Rogoff plans to take her Winter Song program on a house- and small concerts tour of the United States in October, and hopes to record an album of Celtic Christmas carols to follow her three earlier solo releases.
Rogoff says whether she believes in the lyrics or not has never bothered her as a singer, although she does confess to having a “secret agenda”. She wishes to “convert people” to beautiful music and to help preserve it, “so the music doesn’t die. You can learn so much from the lyrics. It allows you to experience the world from someone else’s point of view.” — Charlotte Hallé
Folkus: Jill Rogoff
[Folk Notes (Israel) June 1997]
Twinkling (she has a tendency to do that) in the golden afternoon sun of Ein Kerem’s Inn, Jill reminisces that one of her first Jerusalem gigs was at this very location about 15 years ago. She draws in a deep breath and admits that music is oxygen for her.
What elements in Jill’s history spawned music as a driving force in her life? [She was] born in New Zealand; [her Polish-born] tailor father provided a musical backdrop on accordion, playing everything from folk to classical. [He entertained the American troops in his younger days.] The entire family sang at every opportunity, be it washing dishes or driving in the countryside. Jill tried her hand at musical composition at the age of 3 and her dad harbors the tape reel to prove it. This creative writing side of Jill has resurfaced only recently and one of these compositions can be heard on her CD release Across the Narrow Seas. Harmony was taken for granted and she assumed singing on key was a genetic given for all humans. What a shock she was in for!
The awakening realization of the gift she inherited was directed towards an obsession with collecting and redoing versions of music, already at age 10. A lifelong passion for both traditional music (especially Celtic) and classical music was nurtured and other music traditions explored. She performed in choirs and dramas, and her connection to a Jewish youth movement gave her the first opportunity to speak spontaneously and perform solo on stage and zoop, out came her clown!
It’s hard not to laugh with Jill… or cry as the emotional highs and lows of lyrics find expression in her performances. Indeed, it is mutual, for she really misses the interactive audience dynamic during recording sessions. Still, there is a different kind of ‘rush’ and creative spirit associated with cutting a disc: there are the weeks of planning and imaging and trial runs accompanying herself on guitar, harp, recorder or piano. Always, voice is her primary musical instrument. And then, suddenly, there you are in England for 10 days, working 14-hour stretches with energy not even damped by insomnia. Accompanists appear. Musical rapport is established. It clicks and a great high wells up. To sing is to live.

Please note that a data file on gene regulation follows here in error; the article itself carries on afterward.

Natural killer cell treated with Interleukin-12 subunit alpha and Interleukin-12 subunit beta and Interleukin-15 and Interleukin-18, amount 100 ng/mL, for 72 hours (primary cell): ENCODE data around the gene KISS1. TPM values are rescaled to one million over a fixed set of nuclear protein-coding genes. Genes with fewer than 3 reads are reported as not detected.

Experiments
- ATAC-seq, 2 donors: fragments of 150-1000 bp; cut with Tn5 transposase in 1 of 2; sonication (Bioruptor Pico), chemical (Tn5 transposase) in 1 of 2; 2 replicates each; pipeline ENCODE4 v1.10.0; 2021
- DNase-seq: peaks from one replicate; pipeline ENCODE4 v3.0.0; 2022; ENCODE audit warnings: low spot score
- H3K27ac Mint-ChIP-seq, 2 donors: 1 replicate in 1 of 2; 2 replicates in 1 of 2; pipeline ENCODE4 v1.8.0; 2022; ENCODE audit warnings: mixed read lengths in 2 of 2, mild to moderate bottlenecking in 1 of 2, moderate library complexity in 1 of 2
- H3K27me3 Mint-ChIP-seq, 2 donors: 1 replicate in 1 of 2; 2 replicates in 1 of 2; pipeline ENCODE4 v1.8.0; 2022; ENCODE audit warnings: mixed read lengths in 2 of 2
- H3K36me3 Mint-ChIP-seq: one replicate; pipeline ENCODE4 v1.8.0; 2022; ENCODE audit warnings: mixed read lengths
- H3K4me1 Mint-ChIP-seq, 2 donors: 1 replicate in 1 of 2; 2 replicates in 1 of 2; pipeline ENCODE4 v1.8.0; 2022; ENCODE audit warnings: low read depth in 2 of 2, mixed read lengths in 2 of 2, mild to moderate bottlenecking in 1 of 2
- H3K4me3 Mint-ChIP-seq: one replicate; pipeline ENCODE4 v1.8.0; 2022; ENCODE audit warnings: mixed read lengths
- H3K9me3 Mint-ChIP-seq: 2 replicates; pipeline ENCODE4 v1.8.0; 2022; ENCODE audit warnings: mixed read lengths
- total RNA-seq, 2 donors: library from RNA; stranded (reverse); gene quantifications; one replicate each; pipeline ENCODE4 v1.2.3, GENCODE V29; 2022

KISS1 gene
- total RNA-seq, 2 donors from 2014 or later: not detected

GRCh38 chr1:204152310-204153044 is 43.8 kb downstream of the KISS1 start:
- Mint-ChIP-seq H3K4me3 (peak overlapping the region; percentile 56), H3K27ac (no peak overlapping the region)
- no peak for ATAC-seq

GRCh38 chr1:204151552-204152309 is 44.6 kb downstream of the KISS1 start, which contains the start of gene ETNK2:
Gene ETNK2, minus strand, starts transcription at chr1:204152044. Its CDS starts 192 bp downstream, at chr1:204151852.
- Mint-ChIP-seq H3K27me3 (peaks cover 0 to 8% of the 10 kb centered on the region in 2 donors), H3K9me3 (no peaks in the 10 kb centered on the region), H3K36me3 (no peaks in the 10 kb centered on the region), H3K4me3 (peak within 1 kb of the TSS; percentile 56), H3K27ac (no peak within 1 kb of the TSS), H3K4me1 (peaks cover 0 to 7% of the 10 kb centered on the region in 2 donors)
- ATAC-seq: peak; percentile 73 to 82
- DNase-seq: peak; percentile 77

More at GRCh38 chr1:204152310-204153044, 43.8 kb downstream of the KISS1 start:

Peggy Seeger, Judy Collins, Mary O’Hara and troubadour songs of the Middle Ages all influenced the shaping of Jill’s musical self. When I asked her how she saw her future, she mentioned possibly touring, and another CD, and maybe a book on all the Jacobite songs with musical notation and significance included.
But most of all, she would like to cause as many people as possible to fall in love with folk-type music that it may be safe for another generation, which is in the fine tradition of others like Lisa Null, Cyrelle Forman-Sofer, Susan and Don Jennings and Saul Broudy, to mention a few. Her own daughters Lisa and Tal are in a good position to realise this dream, and I’m sure she’ll have all of us singing Jacobite songs before you know it. — Judi Ganchrow
Personal interview with Jill
[published in a private newsletter, August 1991]
Mike Rogoff: August is the time for Jacob’s Ladder, the annual open-air folk-music festival in the beautiful Hurshat Tal National park, under ancient Tabor oaks at the sources of the River Jordan. Idyllic. The music ranges from very traditional to contemporary, a week-end of guitars, banjos, mandolins, bodhrans, basses, bagpipes, spoons… and voices. My wife, Jill, born in New Zealand, in Israel since 1979, is a permanent featured performer there. She specialises in the traditional folk-songs of the British Isles, with a special love for a cappella (unaccompanied), though she plays guitar and is sometimes backed by other musicians as well. I thought the time ripe for a tête-a-tête on these pages. How did your interest in folk music start?, I asked.